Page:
This RealID Thing

July 13, 2010 at 7:24 pm | Posted in mmorpg | 6 Comments
Tags: , ,

This is actually a pretty good movie

I would be remiss if I did not offer a resolution post about the whole World of Warcraft RealID thing. They gave in like a drunk teenager on prom night. That’s great and I’m glad that this means that virtually every other MMO studio will probably be scared off anything similar for a while, but there are a few points I wanted to address.

A lot of the people I saw defending RealID seem to have their heads up their asses.

They have every right to defend the system and I don’t deny they had many good points, but the vast majority of people for the system seemed very arrogant about it. They tended to characterize the anti-RealID movement as people who were childish, dumb, naive, paranoid, and generally crazy.

I disagree.

I don’t want to generalize and say that the people for RealID were arrogant in their ‘rightness’, but I don’t recall reading more than one pro argument that wasn’t tinged with condescension.

Saying people shouldn’t be paranoid about being harassed on the internet and then having draconian rules for your own comments section (imaginary example) sort of conflicts with reality doesn’t it? The truth is although its rare, everyone goes through it at some point. Does anyone out there not have a story about harassment, griefing, stalking, flared tempers, crazy guildies, or other non-stable internet types?

Putting all the actual arguments aside, when your paying customers voice their concerns in great numbers, as a business you should probably listen. That’s what Blizzard did, they listened, and no amount of sulking sookie-baby complaints about angry nerds getting their way is going to change that.

What would using peoples real name actually do? Severely limit direct feedback. Slightly cut down on terrible behaviour. Increase security problems. Increase harassment, griefing, and stalking. Decrease socialization, which is sort of the point of this whole thing isn’t it?

I’d like to take a moment to ponder just what the heck is going on in the minds of Blizzard. Its like some Activision bigwig saw this whole facebook trend and the money making potential (potential I doubt will last, facebook is the next myspace and we all know it) and said “Lets do that but with our games!” and didn’t think it through beyond that.

I don’t think they ever dealt with the issue of online identity at any point, and thats very strange coming from a company that is built on alternative online identity.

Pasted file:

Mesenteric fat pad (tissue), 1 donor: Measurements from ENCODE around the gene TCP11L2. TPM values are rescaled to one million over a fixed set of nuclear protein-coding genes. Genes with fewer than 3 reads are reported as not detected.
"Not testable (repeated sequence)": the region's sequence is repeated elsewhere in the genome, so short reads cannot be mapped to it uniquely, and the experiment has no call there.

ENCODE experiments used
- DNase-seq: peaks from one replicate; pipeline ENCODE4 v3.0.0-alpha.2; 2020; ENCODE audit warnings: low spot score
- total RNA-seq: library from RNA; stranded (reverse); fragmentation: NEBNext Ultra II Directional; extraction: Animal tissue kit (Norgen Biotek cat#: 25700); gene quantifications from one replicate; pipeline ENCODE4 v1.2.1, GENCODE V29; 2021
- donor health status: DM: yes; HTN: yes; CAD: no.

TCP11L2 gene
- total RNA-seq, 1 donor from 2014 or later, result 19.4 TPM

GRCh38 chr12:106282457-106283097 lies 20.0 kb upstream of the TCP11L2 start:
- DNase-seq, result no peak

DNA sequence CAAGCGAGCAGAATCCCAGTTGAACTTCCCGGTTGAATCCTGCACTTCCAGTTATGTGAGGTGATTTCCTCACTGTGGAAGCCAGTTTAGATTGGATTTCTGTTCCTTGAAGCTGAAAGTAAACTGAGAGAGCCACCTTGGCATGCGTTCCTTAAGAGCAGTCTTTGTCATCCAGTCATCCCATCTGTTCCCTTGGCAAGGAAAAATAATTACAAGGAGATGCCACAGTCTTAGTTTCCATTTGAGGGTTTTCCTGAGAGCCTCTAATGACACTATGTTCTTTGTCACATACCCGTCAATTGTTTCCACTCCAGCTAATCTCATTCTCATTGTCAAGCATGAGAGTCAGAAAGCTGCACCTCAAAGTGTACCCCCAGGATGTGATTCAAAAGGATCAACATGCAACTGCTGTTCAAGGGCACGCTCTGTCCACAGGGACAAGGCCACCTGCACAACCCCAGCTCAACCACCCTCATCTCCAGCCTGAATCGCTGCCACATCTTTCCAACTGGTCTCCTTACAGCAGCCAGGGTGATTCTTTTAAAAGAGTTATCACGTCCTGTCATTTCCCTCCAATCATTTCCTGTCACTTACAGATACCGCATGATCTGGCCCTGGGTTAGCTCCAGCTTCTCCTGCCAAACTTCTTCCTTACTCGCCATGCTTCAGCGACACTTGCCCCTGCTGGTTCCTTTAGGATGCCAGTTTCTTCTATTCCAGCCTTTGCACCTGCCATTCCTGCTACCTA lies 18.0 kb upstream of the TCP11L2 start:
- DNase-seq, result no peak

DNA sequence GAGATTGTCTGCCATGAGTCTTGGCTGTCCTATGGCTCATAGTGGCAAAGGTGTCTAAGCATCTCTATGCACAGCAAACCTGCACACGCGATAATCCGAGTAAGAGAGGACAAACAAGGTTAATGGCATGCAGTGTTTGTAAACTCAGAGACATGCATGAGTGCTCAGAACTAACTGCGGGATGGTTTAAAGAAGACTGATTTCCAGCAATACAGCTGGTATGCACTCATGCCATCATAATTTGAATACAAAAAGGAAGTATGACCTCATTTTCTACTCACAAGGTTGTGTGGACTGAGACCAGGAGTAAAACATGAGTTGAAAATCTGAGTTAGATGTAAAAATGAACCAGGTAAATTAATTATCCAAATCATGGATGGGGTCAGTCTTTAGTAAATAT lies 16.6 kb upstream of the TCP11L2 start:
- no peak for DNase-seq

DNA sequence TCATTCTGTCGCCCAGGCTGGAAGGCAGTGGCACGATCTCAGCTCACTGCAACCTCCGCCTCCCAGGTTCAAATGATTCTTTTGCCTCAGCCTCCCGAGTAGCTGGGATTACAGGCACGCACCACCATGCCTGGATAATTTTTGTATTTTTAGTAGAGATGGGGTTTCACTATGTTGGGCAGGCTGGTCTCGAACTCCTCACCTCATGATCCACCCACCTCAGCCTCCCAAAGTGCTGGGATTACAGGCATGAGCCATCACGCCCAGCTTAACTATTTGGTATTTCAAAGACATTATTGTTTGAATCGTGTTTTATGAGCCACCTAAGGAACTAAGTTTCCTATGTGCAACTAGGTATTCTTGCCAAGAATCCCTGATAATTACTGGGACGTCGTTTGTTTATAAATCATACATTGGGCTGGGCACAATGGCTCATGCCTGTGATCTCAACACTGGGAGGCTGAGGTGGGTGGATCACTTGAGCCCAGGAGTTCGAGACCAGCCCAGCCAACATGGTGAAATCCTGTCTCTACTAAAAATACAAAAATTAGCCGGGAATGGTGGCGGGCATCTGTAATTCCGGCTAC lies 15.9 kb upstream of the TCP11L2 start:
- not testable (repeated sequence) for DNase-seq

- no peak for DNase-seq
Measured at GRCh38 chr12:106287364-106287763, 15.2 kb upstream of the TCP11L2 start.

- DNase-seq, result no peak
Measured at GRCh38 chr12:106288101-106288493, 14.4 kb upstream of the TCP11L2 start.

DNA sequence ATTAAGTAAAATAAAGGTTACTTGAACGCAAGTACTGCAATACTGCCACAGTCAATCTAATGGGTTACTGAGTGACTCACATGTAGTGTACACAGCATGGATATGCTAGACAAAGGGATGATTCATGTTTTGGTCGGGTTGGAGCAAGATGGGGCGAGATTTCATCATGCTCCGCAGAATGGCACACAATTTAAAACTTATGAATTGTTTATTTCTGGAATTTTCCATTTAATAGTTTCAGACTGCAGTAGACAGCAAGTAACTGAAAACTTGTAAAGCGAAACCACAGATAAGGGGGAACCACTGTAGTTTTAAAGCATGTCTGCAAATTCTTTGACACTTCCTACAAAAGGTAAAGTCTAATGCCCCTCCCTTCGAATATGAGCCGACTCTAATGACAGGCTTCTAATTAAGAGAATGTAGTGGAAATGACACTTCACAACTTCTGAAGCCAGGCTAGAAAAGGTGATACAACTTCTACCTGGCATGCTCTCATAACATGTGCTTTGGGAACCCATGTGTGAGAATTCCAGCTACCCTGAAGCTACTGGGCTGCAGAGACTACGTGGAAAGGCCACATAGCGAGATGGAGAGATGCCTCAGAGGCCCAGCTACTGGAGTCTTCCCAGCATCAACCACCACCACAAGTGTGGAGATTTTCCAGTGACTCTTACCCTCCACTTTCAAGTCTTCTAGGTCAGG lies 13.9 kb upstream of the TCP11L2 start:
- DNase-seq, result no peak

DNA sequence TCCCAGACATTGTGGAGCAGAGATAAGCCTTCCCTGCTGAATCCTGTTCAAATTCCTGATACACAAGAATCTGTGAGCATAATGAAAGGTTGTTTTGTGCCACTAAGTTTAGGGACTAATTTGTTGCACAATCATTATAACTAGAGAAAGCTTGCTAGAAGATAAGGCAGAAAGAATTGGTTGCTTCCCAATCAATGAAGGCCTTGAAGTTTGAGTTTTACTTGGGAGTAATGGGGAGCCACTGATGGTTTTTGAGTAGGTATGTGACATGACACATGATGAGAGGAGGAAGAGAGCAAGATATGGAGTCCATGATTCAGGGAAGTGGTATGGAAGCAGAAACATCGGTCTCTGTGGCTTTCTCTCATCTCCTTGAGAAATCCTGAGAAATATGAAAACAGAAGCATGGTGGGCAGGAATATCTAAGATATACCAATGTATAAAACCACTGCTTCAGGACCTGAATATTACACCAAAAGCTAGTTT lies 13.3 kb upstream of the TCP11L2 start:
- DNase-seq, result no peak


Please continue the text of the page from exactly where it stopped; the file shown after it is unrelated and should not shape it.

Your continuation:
For all the supposed thought they put into making people use their real names on the forums there were far more arguments against it. My own argument is simple. What makes you think if people are using their real names they’re suddenly princes of politeness? Shame on me for quoting Shakespeare in this context but What is in a name? That which we call a rose by any other name would smell as sweet.

I think I just classed up this blog by 100%.

Activision Blizzard has a partnership with Facebook, a business agreement that isn’t going to get flushed down the toilet any time soon. Who knows how they’re going to implement their future social network, but they are going to implement it. Hopefully with their players concerns in mind, but maybe not.

As Charles Bronson would say “This ain’t ovah!” Ugh, crap. I think I just nullified that Shakespeare quote.

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6 Comments

  1. I find it odd that this whole debacle occurred the week after I left WoW. Shame I would loved to have seen the chat channels flare up in some of the most vitriolic “discussions” in the matter. But I agree with your point about the fact that someone just didn’t think this through, though still Blizzard has some of the sharpest minds in the industry of gaming and internet so for something like this to even slip through the cracks is strange indeed.

    I guess the fact that just because there’s people that are willing to twitter about their menstrual cycle and even joke about posting their other private information so readily to anyone doesn’t always translate to everyone wanting to adopt that mentality.

    • I think its all about choice. People should be allowed to choose when, where, and to whom they give out information about themselves. if i give out all kinds of personal info on this blog, and then don’t want all kinds of personal info flung around some gaming forums, then that should be my right.

      • I have to agree with you on that, I mean at first glance it does sound like a good idea to give some accountability to bad behavior but in the end of the day more good people will get hurt than bad ones.

        But it won’t stop me from posting this because it’s just too damn funny: http://www.penny-arcade.com/comic/2010/7/9/

        • yeah i debated linking that actually. its pretty good.

  2. Yeah, I was surprised a bit by the comments of some of the people defending it (or saying that to be upset about it is paranoid, etc.). You can’t find a thing about me via Google under my given name – and that’s the way I like it! In contrast, my gender, ethnicity, interests/hobbies, general location and/or certain life status details might be available under various pseudonyms, but again, not tied to my given name (or to each other, for that matter).

    Of course, I don’t play WoW or have an account, but let’s hope all the other game developers out there take the hint.

    • for me developers taking the hint is my big concern. Where WoW leads others follow. smaller games just can’t take the risk of that kind of backlash though


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